A new tool aims to help researchers make better hypotheses
By Alissa Kocer
Collaborative work using CRISPR genome editing to address the burden of genetic neuromuscular diseases flourishes across Duke
Hemophilia. Cystic fibrosis. Duchenne muscular dystrophy. Huntington’s disease. These are just a few of the thousands of disorders caused by mutations in the body’s DNA. Treating the root causes of these debilitating diseases has become possible only recently, thanks to the development of genome editing tools such as CRISPR, which can change DNA sequences in cells and tissues to correct fundamental errors at the source––but significant hurdles must be overcome before genome-editing treatments are ready for use in humans.
Enter the National Institutes of Health Common Fund’s Somatic Cell Genome Editing (SCGE) program, established in 2018 to help researchers develop and assess accurate, safe and effective genome editing therapies for use in the cells and tissues of the body (aka somatic cells) that are affected by each of these diseases.
Today––with three ongoing grants totaling more than $6 million in research funding––Duke University is tied with Yale University, UC Berkeley and UC Davis for the most projects supported by the NIH SCGE Program.
In the 2019 SCGE awards cycle, Charles Gersbach, the Rooney Family Associate Professor of Biomedical Engineering, and collaborators across Duke and North Carolina State University received two grants: the first will allow them to study how CRISPR genome editing affects engineered human muscle tissues, while the second project will develop new CRISPR tools to turn genes on and off rather than permanently alter the targeted DNA sequence. This work builds on a 2018 SCGE grant, led by Aravind Asokan, professor and director of gene therapy in the Department of Surgery, which focuses on using adeno-associated viruses to deliver gene editing tools to neuromuscular tissue.
“There is an amazing team of engineers, scientists and clinicians at Duke and the broader Research Triangle coalescing around the challenges of studying and manipulating the human genome to treat disease––from delivery to modeling to building new tools,” said Gersbach, who with his colleagues recently launched the Duke Center for Advanced Genomic Technologies (CAGT), a collaboration of the Pratt School of Engineering, Trinity College of Arts and Sciences, and School of Medicine. “We’re very excited to be at the center of those efforts and greatly appreciate the support of the NIH SCGE Program to realize this vision.”
For their first grant, Gersbach will collaborate with fellow Duke biomedical engineering faculty Nenad Bursac and George Truskey to monitor how genome editing affects engineered human muscle tissue. Through their new project, the team will use human pluripotent stem cells to make human muscle tissues in the lab, specifically skeletal and cardiac muscle, which are often affected by genetic diseases. These systems will then serve as a more accurate model for monitoring the health of human tissues, on-target and off-target genome modifications, tissue regeneration, and possible immune responses during CRISPR-mediated genome editing.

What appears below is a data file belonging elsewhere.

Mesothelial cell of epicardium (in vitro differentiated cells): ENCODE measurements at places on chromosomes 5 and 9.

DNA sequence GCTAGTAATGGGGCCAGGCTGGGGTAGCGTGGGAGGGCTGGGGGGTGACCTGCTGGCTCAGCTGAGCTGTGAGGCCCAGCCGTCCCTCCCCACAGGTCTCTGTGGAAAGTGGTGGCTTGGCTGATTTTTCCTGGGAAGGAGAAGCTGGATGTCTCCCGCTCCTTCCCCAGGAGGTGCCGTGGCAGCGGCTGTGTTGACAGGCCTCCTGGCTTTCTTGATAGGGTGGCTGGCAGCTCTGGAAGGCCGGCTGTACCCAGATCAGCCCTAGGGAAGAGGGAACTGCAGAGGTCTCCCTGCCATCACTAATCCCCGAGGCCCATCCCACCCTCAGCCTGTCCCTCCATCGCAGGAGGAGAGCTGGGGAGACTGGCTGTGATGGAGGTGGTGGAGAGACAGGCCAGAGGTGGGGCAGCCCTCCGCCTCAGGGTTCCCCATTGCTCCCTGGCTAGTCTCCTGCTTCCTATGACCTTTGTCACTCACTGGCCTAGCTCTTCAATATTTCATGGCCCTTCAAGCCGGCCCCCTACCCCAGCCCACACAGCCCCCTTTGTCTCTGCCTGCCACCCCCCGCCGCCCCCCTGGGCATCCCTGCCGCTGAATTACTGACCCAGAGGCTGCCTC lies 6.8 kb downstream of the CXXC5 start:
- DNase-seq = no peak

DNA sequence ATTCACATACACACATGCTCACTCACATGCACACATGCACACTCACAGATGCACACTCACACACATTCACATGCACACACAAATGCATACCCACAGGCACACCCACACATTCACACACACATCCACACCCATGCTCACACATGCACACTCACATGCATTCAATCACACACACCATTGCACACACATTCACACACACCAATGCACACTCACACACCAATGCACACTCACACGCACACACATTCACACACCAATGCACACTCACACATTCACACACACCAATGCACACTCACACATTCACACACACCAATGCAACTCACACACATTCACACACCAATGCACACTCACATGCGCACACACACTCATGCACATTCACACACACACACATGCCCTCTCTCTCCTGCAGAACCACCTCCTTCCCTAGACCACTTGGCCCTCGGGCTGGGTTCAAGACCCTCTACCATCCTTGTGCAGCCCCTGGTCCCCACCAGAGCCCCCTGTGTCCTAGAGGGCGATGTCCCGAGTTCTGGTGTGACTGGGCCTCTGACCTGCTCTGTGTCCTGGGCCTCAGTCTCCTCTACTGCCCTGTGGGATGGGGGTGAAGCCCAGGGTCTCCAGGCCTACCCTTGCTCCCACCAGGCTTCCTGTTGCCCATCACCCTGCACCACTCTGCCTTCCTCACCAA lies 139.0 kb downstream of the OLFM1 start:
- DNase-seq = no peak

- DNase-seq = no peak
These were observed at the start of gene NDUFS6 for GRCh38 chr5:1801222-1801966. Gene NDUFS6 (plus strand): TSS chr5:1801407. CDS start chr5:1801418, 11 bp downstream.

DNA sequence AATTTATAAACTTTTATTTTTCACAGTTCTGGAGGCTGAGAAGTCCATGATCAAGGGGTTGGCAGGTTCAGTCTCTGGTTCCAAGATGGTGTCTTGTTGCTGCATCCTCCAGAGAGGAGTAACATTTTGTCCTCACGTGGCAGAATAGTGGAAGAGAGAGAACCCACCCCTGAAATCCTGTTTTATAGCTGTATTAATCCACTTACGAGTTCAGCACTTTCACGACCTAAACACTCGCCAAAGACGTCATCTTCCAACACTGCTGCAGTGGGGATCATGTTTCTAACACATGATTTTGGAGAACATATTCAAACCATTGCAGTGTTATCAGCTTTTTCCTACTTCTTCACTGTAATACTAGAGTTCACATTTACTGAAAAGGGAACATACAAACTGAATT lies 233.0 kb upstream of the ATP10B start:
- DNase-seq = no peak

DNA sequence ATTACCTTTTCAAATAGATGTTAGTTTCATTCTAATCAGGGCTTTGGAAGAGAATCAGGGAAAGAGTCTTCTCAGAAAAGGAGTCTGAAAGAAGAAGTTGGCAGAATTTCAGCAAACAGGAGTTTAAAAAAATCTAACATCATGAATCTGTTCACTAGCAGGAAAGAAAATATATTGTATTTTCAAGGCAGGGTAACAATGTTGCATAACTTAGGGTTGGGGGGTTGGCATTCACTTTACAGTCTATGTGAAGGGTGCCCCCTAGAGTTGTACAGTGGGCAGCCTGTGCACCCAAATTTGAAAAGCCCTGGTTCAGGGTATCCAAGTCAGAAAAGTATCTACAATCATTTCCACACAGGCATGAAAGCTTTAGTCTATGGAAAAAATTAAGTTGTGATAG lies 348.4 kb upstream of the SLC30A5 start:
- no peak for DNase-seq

“Currently, most genetic testing occurs using animal models, but those don’t always accurately replicate the human response to therapy,” says Truskey, the Goodson Professor of Biomedical Engineering.
Bursac adds, “We have a long history of engineering human cardiac and skeletal muscle tissues with the right cell types and physiology to model the response to gene editing systems like CRISPR. With these platforms, we hope to help predict how muscle will respond in a human trial.”
Gersbach will work with Tim Reddy, a Duke associate professor of biostatistics and bioinformatics, and Rodolphe Barrangou, the Todd R. Klaenhammer Distinguished Professor in Probiotics Research at North Carolina State University, on the second grant. According to Gersbach, this has the potential to extend the impact of genome editing technologies to a greater diversity of diseases, as many common diseases, such as neurodegenerative and autoimmune conditions, result from too much or too little of certain genes rather than a single genetic mutation. This work builds on previous collaborations between Gersbach, Barrangou and Reddy developing both new CRISPR systems for gene regulation and to regulate the epigenome rather than permanently delete DNA sequences.
Aravind Asokan leads Duke’s initial SCGE grant, which explores the the evolution of next generation of adeno-associated viruses (AAVs), which have emerged as a safe and effective system to deliver gene therapies to targeted cells, especially those involved in neuromuscular diseases like spinal muscular atrophy, Duchenne muscular dystrophy and other myopathies. However, delivery of genome editing tools to the stem cells of neuromuscular tissue is particularly challenging. This collaboration between Asokan and Gersbach builds on their previous work in using AAV and CRISPR to treat animal models of DMD.
“We aim to correct mutations not just in the mature muscle cells, but also in the muscle stem cells that regenerate skeletal muscle tissue,” explains Asokan. “This approach is critical to ensuring long-term stability of genome editing in muscle and ultimately we hope to establish a paradigm where our cross-cutting viral evolution approach can enable efficient editing in multiple organ systems.”
Click through to learn more about the Duke Center for Advanced Genomic Technologies.
Story originally published on Pratt School of Engineering news on January 2, 2020